From knitting to taekwondo; Prue Stevenson pushes the boundaries with her art – helping the Master of Fine Art student explores her diagnosis of Asperger’s Syndrome (Autism Spectrum Disorder, or ASD).
Stevenson’s masters’ studies have been enabled by a St Vincent de Paul Grant for Students with Disabilities, which gave her access to ClaroRead, a multi-sensory software which supports reading and writing. Here she explains why it meant so much.
“Because my brain is wired differently I’m processing a lot more information, a lot more detail through my sensory perception.
“The software I got through the scholarship is called ClaroRead. I’m the first student in the whole University to get the program.
"I can highlight words on my computer and the computer-generated voice will speak it. That has helped me so much – it means I’ve been able to properly research for the first time in my life, which is pretty awesome.
“I’ve got an exhibition at La Trobe Bundoora at the moment, Expend is part of the university’s acknowledgement of World Autism Awareness Day. It’s about expending energy out of my body, particularly anger, frustration and anxiety. The artwork is based on taekwondo: I put paint on my foot, and I axe kick the wall and that’s how I paint.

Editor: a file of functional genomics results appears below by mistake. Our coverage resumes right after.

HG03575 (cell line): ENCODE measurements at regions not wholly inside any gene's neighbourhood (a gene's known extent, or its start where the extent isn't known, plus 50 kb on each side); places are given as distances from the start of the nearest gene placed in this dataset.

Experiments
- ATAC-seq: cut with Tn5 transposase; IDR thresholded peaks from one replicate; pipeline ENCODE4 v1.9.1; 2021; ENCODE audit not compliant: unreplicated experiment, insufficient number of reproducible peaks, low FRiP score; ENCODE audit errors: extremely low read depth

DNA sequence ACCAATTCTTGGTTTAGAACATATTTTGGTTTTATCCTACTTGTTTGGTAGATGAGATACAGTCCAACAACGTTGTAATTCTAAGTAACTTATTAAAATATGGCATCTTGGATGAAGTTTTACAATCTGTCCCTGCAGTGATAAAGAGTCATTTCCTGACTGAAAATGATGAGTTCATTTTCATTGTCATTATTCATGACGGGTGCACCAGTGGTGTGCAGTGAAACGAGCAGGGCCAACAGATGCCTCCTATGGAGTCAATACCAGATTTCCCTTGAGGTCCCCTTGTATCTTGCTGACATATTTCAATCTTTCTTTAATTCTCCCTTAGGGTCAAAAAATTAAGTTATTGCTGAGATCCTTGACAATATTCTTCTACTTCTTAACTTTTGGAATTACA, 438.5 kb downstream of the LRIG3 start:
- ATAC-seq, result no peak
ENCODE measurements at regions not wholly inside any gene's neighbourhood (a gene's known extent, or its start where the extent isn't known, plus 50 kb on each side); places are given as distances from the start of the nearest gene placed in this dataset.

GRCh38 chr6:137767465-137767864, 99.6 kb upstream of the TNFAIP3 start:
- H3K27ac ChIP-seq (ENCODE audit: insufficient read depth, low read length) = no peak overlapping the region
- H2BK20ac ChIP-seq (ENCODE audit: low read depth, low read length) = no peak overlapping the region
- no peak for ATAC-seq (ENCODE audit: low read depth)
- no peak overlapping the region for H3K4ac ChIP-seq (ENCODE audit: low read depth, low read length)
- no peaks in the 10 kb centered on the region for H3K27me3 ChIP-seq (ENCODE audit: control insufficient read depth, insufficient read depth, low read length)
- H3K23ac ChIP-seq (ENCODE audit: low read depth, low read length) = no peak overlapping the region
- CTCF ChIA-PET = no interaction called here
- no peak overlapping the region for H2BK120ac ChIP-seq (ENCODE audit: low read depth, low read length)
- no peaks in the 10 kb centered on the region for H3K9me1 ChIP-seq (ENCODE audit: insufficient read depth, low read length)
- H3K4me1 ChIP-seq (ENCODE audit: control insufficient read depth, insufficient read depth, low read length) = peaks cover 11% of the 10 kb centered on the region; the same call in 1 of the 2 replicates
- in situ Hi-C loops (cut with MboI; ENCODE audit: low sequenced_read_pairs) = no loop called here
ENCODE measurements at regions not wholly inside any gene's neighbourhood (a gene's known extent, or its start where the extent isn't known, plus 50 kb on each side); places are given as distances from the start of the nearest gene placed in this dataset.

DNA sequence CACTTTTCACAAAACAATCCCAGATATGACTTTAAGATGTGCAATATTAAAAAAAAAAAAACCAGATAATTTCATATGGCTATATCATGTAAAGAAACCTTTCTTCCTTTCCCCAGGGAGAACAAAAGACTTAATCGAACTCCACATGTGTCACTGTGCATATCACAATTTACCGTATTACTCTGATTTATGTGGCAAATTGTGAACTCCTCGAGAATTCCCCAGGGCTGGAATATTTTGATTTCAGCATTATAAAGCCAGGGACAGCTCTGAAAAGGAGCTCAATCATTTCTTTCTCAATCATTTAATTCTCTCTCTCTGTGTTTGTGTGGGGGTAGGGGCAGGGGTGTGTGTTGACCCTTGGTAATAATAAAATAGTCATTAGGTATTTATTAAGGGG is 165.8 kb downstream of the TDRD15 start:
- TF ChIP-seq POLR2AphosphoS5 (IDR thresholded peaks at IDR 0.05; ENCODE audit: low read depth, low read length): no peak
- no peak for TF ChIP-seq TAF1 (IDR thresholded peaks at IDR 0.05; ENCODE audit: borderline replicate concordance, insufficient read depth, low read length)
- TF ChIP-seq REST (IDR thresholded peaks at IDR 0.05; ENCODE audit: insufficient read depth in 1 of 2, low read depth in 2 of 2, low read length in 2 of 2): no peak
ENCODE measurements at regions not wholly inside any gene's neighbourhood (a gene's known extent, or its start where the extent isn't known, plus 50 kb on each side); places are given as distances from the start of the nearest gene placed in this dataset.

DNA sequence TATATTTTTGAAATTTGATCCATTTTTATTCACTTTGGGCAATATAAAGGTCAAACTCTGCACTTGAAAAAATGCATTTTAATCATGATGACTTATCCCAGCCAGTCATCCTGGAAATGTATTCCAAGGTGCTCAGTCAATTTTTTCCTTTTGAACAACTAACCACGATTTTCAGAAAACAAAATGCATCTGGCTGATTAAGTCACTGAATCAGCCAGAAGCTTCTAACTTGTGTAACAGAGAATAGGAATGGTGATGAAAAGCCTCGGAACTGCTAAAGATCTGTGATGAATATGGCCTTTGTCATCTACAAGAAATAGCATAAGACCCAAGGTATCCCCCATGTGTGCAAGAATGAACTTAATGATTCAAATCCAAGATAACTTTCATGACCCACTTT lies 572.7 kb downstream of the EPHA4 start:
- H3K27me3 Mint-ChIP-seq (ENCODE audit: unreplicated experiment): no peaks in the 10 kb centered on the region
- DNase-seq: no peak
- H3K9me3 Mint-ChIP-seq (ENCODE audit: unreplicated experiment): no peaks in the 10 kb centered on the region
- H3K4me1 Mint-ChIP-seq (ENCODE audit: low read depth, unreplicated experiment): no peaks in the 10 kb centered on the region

“Another artwork came about from my experiences on trams. When I would get on a tram after uni, I was getting hypersensitive, because there are lots of people and sounds. So I found I had to stim (repetitive movement or sounds that are a symptom of ASD). And people would have a bad reaction and would think I was unwell or sick.
“So I started trying to knit on the tram, and I found that the polar-opposite was happening: people were getting really excited – they wanted to know what I was making.
“So I started this knitting project. I thought, what will happen if I knit longer than a scarf? Longer than what’s practical and socially acceptable?
“Because really stimming isn’t socially acceptable yet – but I really want it to be. And knitting is a socially acceptable behaviour and the only difference is that I’m making something, and there’s an object in my hand. So it’s interesting to blur the lines in my art practice.
“This enormous scarf isn’t a practical object, so it says: ‘Are you ok with this?’ So that’s in my exhibition as well, and it’s been made into writing on the wall that says, ‘Embrace It’.